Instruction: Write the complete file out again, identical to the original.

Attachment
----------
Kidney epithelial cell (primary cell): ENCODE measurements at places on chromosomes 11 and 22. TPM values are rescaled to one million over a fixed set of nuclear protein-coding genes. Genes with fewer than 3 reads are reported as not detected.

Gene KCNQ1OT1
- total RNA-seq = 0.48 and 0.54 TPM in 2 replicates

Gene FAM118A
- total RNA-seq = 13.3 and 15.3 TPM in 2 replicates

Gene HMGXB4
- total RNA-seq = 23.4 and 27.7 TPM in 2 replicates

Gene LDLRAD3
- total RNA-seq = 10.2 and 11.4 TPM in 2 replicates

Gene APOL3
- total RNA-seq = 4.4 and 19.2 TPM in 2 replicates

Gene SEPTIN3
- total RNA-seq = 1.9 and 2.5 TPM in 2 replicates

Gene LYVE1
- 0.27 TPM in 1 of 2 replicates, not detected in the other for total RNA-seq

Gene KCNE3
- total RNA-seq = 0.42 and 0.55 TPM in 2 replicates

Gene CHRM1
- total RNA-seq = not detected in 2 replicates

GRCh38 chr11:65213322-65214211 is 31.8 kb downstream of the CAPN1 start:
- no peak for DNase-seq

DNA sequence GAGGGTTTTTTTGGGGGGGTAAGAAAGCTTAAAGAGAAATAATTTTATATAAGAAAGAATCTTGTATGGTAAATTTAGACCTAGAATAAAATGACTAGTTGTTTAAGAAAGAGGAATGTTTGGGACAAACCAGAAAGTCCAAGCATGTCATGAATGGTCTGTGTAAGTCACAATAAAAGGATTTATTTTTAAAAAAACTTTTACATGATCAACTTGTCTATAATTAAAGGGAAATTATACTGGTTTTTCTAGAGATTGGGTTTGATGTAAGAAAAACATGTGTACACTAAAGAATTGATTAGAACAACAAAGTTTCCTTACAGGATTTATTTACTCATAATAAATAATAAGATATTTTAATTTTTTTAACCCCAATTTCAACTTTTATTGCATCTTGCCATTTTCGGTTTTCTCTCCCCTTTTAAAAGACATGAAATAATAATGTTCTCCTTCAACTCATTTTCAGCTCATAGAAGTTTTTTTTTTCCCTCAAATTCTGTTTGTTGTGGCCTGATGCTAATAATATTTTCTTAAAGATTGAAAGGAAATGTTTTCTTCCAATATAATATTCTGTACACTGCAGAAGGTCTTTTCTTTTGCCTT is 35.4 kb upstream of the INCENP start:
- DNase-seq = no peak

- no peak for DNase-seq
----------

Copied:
Kidney epithelial cell (primary cell): ENCODE measurements at places on chromosomes 11 and 22. TPM values are rescaled to one million over a fixed set of nuclear protein-coding genes. Genes with fewer than 3 reads are reported as not detected.

Gene KCNQ1OT1
- total RNA-seq = 0.48 and 0.54 TPM in 2 replicates

Gene FAM118A
- total RNA-seq = 13.3 and 15.3 TPM in 2 replicates

Gene HMGXB4
- total RNA-seq = 23.4 and 27.7 TPM in 2 replicates

Gene LDLRAD3
- total RNA-seq = 10.2 and 11.4 TPM in 2 replicates

Gene APOL3
- total RNA-seq = 4.4 and 19.2 TPM in 2 replicates

Gene SEPTIN3
- total RNA-seq = 1.9 and 2.5 TPM in 2 replicates

Gene LYVE1
- 0.27 TPM in 1 of 2 replicates, not detected in the other for total RNA-seq

Gene KCNE3
- total RNA-seq = 0.42 and 0.55 TPM in 2 replicates

Gene CHRM1
- total RNA-seq = not detected in 2 replicates

GRCh38 chr11:65213322-65214211 is 31.8 kb downstream of the CAPN1 start:
- no peak for DNase-seq

DNA sequence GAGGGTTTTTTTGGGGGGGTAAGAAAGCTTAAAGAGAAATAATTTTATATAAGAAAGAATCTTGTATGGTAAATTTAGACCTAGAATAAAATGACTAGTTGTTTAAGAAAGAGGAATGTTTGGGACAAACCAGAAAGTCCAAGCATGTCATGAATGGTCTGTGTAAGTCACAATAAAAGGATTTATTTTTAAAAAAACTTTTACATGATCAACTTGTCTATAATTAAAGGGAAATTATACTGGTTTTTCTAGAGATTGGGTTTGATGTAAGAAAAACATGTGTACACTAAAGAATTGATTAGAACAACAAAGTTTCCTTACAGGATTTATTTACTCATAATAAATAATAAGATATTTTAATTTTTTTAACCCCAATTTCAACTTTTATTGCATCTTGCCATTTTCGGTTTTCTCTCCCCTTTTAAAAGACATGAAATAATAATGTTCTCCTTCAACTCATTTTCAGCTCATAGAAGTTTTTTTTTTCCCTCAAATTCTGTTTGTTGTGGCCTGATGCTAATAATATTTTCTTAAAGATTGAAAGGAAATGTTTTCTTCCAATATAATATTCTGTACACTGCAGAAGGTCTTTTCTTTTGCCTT is 35.4 kb upstream of the INCENP start:
- DNase-seq = no peak

- no peak for DNase-seq